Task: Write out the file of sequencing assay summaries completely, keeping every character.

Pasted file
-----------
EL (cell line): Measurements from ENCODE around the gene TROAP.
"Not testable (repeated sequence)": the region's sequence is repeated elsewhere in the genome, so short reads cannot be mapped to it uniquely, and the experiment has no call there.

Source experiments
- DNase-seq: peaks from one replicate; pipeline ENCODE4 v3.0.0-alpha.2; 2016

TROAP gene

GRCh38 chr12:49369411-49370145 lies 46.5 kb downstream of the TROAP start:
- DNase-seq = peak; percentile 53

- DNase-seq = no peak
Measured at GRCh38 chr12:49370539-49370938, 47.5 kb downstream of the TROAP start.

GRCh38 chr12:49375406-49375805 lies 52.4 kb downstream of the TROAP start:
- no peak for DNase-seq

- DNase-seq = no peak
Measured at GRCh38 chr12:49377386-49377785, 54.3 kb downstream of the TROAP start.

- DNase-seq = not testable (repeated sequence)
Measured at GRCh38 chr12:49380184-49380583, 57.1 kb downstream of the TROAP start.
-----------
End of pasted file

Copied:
EL (cell line): Measurements from ENCODE around the gene TROAP.
"Not testable (repeated sequence)": the region's sequence is repeated elsewhere in the genome, so short reads cannot be mapped to it uniquely, and the experiment has no call there.

Source experiments
- DNase-seq: peaks from one replicate; pipeline ENCODE4 v3.0.0-alpha.2; 2016

TROAP gene

GRCh38 chr12:49369411-49370145 lies 46.5 kb downstream of the TROAP start:
- DNase-seq = peak; percentile 53

- DNase-seq = no peak
Measured at GRCh38 chr12:49370539-49370938, 47.5 kb downstream of the TROAP start.

GRCh38 chr12:49375406-49375805 lies 52.4 kb downstream of the TROAP start:
- no peak for DNase-seq

- DNase-seq = no peak
Measured at GRCh38 chr12:49377386-49377785, 54.3 kb downstream of the TROAP start.

- DNase-seq = not testable (repeated sequence)
Measured at GRCh38 chr12:49380184-49380583, 57.1 kb downstream of the TROAP start.